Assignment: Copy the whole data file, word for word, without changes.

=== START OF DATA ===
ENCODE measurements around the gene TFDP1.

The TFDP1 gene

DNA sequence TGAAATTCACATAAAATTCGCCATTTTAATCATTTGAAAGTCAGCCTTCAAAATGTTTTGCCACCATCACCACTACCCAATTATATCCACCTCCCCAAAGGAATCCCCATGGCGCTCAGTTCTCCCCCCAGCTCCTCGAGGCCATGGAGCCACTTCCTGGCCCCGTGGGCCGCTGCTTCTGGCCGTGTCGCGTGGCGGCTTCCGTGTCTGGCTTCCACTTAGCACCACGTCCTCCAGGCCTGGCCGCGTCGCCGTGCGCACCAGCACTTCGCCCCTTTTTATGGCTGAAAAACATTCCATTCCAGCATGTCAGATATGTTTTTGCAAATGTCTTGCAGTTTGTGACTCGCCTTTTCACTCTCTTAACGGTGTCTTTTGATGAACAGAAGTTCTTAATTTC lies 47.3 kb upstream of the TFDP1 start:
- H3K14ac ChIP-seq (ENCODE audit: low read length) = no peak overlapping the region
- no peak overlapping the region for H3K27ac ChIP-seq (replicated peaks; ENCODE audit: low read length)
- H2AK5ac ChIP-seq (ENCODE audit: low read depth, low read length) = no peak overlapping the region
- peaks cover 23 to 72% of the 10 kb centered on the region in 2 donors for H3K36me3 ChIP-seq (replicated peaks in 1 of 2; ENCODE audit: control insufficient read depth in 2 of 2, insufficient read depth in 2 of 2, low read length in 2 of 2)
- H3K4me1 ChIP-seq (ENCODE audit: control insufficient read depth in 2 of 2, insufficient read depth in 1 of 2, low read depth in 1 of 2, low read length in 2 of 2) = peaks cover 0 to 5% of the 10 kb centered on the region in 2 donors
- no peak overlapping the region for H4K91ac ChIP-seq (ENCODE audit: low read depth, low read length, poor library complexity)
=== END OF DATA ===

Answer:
ENCODE measurements around the gene TFDP1.

The TFDP1 gene

DNA sequence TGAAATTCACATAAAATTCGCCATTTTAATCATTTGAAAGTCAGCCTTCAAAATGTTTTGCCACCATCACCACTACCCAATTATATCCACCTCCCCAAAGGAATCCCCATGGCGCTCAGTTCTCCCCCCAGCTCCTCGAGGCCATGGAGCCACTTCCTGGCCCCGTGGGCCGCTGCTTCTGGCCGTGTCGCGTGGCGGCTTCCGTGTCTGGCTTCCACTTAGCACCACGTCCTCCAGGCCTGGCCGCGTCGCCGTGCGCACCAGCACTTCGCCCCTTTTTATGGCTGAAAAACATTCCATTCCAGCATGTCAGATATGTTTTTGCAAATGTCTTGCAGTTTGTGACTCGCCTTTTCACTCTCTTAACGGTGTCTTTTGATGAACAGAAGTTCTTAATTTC lies 47.3 kb upstream of the TFDP1 start:
- H3K14ac ChIP-seq (ENCODE audit: low read length) = no peak overlapping the region
- no peak overlapping the region for H3K27ac ChIP-seq (replicated peaks; ENCODE audit: low read length)
- H2AK5ac ChIP-seq (ENCODE audit: low read depth, low read length) = no peak overlapping the region
- peaks cover 23 to 72% of the 10 kb centered on the region in 2 donors for H3K36me3 ChIP-seq (replicated peaks in 1 of 2; ENCODE audit: control insufficient read depth in 2 of 2, insufficient read depth in 2 of 2, low read length in 2 of 2)
- H3K4me1 ChIP-seq (ENCODE audit: control insufficient read depth in 2 of 2, insufficient read depth in 1 of 2, low read depth in 1 of 2, low read length in 2 of 2) = peaks cover 0 to 5% of the 10 kb centered on the region in 2 donors
- no peak overlapping the region for H4K91ac ChIP-seq (ENCODE audit: low read depth, low read length, poor library complexity)